Jonathan Fryer

Writer, Lecturer, Broadcaster and Liberal Democrat Politician

China in Africa

Posted by jonathanfryer on Tuesday, 22nd May, 2018

China in AfricaIn the 1880s, the European powers divided up Africa into their mutually recognised colonial spheres and the borders of most African states still reflect the lines drawn on the map then. In the 20th Century, two new big players became involved in Africa: the United States and the Soviet Union, sometimes facing each other off in proxy wars and militarising much of the continent in the process. In comparison, China was a late entrant into the evolving scramble for Africa, these days as much about access to markets as control of raw materials.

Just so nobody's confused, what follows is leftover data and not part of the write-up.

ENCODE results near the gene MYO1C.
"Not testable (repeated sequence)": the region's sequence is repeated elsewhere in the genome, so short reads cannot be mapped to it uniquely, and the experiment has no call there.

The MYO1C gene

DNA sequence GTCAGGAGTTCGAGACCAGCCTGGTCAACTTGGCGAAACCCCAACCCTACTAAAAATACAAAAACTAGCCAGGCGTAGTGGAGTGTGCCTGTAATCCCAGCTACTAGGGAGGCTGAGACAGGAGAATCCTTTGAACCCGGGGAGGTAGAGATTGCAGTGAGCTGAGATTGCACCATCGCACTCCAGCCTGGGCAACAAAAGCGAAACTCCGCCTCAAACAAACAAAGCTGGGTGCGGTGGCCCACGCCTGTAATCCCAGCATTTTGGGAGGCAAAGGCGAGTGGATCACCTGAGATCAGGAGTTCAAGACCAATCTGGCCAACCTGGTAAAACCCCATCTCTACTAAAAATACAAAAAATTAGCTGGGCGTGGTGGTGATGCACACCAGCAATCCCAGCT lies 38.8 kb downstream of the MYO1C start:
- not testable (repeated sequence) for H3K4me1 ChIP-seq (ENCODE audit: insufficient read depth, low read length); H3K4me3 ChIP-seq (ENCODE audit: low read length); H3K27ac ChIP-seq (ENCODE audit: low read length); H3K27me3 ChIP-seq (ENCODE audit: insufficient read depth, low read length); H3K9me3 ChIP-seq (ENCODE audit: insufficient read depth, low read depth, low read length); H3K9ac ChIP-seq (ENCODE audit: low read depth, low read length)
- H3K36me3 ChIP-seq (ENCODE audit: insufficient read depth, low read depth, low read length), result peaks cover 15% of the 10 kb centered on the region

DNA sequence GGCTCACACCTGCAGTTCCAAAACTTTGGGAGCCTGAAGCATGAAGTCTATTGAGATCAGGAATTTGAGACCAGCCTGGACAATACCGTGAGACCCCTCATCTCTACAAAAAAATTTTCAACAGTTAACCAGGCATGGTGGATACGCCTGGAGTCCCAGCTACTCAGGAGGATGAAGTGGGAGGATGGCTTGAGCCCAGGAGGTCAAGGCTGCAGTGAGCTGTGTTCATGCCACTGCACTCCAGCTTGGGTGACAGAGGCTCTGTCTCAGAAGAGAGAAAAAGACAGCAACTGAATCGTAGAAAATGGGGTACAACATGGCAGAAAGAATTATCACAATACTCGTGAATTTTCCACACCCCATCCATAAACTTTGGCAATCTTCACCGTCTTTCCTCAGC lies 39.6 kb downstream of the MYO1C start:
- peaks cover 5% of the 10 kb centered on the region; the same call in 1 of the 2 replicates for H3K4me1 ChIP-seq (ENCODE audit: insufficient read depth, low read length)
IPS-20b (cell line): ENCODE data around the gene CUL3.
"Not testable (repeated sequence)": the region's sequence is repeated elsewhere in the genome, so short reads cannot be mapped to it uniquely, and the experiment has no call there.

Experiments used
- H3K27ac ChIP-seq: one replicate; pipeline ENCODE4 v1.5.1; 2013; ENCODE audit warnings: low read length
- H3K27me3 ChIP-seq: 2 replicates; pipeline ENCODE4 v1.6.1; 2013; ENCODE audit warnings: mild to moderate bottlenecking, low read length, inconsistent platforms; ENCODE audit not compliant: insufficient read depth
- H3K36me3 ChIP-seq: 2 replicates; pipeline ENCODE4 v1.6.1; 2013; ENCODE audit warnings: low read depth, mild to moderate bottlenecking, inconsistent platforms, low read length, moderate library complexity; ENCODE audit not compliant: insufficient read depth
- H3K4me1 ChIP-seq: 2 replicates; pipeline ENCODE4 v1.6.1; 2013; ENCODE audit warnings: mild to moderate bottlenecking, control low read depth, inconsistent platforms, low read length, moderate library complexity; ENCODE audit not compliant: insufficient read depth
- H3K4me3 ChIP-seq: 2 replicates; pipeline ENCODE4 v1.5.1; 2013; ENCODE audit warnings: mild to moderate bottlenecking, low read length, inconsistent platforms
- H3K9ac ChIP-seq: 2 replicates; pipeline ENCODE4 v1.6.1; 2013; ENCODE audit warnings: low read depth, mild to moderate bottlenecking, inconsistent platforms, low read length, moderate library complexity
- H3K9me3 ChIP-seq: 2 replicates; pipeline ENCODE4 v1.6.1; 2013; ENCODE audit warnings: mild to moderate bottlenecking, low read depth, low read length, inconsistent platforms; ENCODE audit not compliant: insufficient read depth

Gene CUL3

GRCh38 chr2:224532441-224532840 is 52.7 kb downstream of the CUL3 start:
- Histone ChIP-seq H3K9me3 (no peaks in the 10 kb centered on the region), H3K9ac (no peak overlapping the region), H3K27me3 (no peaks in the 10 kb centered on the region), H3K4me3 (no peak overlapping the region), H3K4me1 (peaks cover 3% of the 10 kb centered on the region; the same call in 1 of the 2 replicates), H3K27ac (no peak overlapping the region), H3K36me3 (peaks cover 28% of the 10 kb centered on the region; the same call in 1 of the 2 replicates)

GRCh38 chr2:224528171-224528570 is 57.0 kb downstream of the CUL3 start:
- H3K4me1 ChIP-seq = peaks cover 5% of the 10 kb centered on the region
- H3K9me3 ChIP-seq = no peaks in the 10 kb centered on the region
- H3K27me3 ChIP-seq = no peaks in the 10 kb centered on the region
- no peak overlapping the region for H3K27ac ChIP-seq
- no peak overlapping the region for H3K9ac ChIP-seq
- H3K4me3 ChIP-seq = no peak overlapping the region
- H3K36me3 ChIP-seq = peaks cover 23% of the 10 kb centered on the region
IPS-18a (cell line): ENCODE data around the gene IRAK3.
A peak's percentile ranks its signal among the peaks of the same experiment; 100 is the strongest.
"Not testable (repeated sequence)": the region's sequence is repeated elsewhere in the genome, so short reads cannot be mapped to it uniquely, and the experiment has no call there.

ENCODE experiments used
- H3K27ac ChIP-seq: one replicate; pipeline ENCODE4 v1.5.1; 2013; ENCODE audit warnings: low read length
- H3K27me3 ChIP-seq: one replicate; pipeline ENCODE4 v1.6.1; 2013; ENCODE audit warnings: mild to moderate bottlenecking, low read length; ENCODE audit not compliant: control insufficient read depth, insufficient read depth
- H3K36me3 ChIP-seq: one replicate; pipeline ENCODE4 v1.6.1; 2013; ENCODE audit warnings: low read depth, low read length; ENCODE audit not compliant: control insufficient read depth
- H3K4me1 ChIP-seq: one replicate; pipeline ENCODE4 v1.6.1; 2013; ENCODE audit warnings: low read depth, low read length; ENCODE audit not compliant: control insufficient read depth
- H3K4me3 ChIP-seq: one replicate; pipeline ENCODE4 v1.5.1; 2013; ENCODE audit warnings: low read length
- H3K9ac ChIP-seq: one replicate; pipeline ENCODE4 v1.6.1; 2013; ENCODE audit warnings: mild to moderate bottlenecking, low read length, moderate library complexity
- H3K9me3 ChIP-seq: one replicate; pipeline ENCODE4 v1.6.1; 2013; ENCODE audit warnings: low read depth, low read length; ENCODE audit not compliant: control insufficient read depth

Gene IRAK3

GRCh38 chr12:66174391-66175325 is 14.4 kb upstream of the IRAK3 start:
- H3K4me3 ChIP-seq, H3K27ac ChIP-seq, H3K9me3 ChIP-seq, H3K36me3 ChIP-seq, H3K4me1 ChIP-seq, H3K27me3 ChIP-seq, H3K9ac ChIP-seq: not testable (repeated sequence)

China in Africa ForumAs Shao Zheng, Counsellor at the Chinese Embassy in London, last night reminded a forum on China in Africa put on by Liberal International British Group (LIBG), African votes in the UN General Assembly helped the People’s Republic get its seat in the United Nations in 1971. But the People’s Republic’s relations with African states and their populations has not always been smooth since then. When I was working in Kenya and Tanzania in 1976 many Africans complained to me that the Chinese who came to Africa — for example, to build the TanZam railway, that linked the Zambian copper belt to the port of Dar Es Salaam —  did not mix with the locals and looked down on them, which was a complaint echoed by African students in China. Since then matters have improved when it comes to community engagement, but according to other panelists at last night’s event — such as Noel Mbala, former Minister of Transport of the Democratic Republic of Congo and Rebecca Tinsley of the charity Network for Africa — the Chinese tend to deal only with elites and many of the big infrastructure projects they are supporting bring little benefit to the poor. Professor Paul Reynolds  gave an interesting brief case study of how the Chinese in Djibouti have flexed their geopolitical muscles and clearly Beijing’s interest in Africa is not just about trade. Indeed, as China asserts its global presence more under the guidance of Xi Jinping, we can expect to see an increasing Chinese footprint in Africa as well as more Chinese, ranging from engineers to hawkers. At the end of last night’s meeting, when Shao Zheng was asked whether he was bothered by the criticisms leveled at China during the previous two hours, he replied that these were due to “misunderstandings”. What is doubtless true is that China and the West do often see things differently, not just with regard to Africa.

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